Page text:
In the penultimate instalment of our TomTom Discover Britain series, we head to the north and northeast of England, an area of the country that I have never visited before.
Our usual weekend rides follow the coast, picking up from where our last left off, but for this issue, we’ve done something a bit different. Rather than start in Staithes, where our East Coast Weekender came to an end, we decided to skip the built-up areas of Middlesbrough, Sunderland and Newcastle, instead opting to begin in Wetheral, on the outskirts of Carlisle.
With this in mind, this issue’s route is more of a two-day circuit, beginning in Cumbria and, travelling west to east, following Hadrian’s Wall to Alnwick on the northeast coast of England, and then back again through the Otterburn Ranges and Kielder Forest. This first stage of the journey will take you through an incredible part of the country, where the roads bisect green rolling hills and pass through pretty little villages.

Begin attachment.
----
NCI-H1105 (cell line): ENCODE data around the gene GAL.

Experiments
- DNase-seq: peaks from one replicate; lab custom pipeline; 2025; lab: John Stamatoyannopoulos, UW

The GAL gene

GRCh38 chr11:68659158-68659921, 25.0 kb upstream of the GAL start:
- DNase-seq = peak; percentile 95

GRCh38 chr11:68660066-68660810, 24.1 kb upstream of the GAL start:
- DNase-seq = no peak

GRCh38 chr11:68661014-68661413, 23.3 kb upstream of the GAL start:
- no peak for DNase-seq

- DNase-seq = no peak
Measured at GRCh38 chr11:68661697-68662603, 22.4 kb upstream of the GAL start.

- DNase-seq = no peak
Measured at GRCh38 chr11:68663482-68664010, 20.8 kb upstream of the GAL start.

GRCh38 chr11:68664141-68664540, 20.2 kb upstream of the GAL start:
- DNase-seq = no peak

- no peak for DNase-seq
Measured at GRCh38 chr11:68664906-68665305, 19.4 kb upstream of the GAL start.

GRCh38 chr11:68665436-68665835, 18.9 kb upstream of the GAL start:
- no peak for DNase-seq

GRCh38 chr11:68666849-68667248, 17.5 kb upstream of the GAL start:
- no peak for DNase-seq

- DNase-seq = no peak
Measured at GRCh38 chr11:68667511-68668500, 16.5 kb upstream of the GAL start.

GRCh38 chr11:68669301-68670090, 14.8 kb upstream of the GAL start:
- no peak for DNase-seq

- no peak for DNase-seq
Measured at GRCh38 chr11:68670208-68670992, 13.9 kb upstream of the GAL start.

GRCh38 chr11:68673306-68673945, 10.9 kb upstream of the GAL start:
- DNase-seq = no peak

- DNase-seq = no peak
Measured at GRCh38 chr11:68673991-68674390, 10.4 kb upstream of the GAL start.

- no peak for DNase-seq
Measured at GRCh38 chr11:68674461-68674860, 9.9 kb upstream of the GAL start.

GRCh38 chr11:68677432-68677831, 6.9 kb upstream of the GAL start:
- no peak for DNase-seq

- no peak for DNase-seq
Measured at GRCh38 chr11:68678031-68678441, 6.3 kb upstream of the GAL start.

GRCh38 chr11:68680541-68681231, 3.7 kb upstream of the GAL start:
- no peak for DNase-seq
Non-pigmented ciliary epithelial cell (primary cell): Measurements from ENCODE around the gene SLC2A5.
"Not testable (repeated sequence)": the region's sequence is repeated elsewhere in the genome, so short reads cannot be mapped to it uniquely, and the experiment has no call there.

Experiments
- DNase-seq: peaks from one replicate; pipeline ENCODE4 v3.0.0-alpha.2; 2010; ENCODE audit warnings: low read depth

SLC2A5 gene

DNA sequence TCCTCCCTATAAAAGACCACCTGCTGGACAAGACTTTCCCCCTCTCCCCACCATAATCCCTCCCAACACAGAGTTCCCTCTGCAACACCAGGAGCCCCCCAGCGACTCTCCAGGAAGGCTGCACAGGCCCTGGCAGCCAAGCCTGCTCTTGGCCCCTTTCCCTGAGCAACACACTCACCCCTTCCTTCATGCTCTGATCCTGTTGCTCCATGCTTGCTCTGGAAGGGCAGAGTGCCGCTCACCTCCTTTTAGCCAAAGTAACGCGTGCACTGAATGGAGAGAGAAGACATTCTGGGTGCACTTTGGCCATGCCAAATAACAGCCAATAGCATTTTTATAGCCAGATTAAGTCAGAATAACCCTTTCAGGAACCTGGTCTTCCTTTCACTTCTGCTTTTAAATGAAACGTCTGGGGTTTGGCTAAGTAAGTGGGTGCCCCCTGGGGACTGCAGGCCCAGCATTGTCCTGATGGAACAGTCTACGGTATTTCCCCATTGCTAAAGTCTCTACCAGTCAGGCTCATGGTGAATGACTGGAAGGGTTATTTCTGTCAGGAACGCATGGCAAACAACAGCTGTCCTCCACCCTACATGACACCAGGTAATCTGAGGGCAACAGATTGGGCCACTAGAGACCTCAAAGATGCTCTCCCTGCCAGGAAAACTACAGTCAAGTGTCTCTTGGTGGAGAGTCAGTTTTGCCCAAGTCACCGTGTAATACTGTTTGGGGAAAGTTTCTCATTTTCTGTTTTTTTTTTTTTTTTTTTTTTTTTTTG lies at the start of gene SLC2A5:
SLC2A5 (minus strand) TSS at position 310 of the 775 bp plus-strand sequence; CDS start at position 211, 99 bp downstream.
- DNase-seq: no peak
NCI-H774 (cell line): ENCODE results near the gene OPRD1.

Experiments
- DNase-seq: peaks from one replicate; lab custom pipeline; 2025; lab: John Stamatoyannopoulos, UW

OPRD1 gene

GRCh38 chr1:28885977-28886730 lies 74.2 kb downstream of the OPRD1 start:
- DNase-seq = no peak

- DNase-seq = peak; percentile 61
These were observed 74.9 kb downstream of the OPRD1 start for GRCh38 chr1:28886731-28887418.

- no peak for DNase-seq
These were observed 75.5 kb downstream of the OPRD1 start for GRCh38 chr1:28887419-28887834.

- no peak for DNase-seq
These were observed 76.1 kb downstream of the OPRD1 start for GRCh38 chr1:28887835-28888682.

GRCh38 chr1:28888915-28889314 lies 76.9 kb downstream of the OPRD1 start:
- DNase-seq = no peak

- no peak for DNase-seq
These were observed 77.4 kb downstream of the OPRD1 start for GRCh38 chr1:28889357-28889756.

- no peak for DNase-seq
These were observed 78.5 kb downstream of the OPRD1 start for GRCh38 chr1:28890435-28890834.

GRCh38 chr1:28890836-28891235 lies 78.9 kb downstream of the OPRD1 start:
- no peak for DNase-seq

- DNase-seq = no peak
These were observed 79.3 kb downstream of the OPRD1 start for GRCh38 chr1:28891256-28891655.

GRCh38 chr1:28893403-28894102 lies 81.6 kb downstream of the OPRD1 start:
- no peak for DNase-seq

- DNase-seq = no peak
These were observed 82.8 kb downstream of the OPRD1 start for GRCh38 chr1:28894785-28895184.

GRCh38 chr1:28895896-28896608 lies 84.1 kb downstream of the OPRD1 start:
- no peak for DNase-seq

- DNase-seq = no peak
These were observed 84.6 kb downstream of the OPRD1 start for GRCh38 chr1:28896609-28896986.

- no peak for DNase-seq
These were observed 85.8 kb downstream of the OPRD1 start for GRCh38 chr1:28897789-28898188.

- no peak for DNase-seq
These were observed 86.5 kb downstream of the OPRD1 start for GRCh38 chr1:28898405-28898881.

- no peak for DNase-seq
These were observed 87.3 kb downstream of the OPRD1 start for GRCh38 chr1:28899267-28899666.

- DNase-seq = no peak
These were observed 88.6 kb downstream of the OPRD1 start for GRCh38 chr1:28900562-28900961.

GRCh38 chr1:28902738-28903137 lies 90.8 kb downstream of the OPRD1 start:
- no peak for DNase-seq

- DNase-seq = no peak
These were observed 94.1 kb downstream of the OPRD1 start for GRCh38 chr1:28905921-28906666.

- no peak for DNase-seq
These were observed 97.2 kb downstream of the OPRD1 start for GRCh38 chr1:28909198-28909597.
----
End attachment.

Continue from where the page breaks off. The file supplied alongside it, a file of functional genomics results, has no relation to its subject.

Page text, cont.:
From Alnwick, we head to the coast and ride with the North Sea over our right-hand shoulder up the Northumberland Coast Area of Outstanding Natural Beauty. Here, the roads have the potential to become a bit busier, but even during the summer holidays (when we rode the route) there wasn’t too much traffic.
As you ride through Shoreston Hall, Bamburgh Castle appears on the horizon, sitting atop its rocky outcrop, with commanding views of the land around it. Riding underneath the imposing walls of the castle, we continue on to the remarkable island of Lindisfarne. The island is accessed via a tidal causeway, which gets completely submerged by the sea at high tide, so coinciding your visit with low tide.
Just a few miles from Lindisfarne we call it a day in the sleepy town of Wooler. The next morning, following a hearty full English, of course, there are two options for you. Either spend some time exploring the local green lanes, or head straight over to the Otterburn Ranges. Here the riding is sublime, not because the roads are good, but because the atmosphere of the Ranges, coupled with the striking scenery make it such a memorable journey.